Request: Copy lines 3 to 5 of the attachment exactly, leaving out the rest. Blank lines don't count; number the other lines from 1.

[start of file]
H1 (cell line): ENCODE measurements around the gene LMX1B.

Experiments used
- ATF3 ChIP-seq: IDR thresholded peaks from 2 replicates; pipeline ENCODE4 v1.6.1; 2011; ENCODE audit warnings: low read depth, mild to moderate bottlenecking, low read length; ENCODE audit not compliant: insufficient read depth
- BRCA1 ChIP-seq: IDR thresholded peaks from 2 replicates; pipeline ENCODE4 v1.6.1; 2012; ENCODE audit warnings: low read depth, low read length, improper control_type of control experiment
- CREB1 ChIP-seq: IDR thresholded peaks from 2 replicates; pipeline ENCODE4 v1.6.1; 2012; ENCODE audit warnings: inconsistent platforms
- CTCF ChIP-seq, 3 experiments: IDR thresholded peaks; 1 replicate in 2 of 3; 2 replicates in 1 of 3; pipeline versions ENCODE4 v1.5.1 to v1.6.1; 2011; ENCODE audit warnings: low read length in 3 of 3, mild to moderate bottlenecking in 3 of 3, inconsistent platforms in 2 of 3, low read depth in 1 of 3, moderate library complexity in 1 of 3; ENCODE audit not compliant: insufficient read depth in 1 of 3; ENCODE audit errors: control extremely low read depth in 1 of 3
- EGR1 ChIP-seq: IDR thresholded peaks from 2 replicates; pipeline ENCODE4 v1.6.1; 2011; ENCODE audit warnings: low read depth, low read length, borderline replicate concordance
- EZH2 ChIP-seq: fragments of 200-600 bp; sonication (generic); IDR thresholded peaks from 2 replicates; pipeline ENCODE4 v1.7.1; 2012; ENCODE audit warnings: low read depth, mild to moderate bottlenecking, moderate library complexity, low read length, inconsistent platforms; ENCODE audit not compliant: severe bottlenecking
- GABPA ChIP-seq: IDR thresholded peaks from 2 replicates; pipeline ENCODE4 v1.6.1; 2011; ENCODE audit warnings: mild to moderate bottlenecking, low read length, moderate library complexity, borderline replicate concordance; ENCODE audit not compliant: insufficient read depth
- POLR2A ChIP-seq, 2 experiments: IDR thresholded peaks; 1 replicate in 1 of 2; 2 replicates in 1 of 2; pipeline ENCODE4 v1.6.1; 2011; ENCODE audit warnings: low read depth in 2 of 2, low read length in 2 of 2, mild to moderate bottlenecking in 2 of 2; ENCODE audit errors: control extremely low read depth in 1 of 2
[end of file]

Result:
- ATF3 ChIP-seq: IDR thresholded peaks from 2 replicates; pipeline ENCODE4 v1.6.1; 2011; ENCODE audit warnings: low read depth, mild to moderate bottlenecking, low read length; ENCODE audit not compliant: insufficient read depth
- BRCA1 ChIP-seq: IDR thresholded peaks from 2 replicates; pipeline ENCODE4 v1.6.1; 2012; ENCODE audit warnings: low read depth, low read length, improper control_type of control experiment
- CREB1 ChIP-seq: IDR thresholded peaks from 2 replicates; pipeline ENCODE4 v1.6.1; 2012; ENCODE audit warnings: inconsistent platforms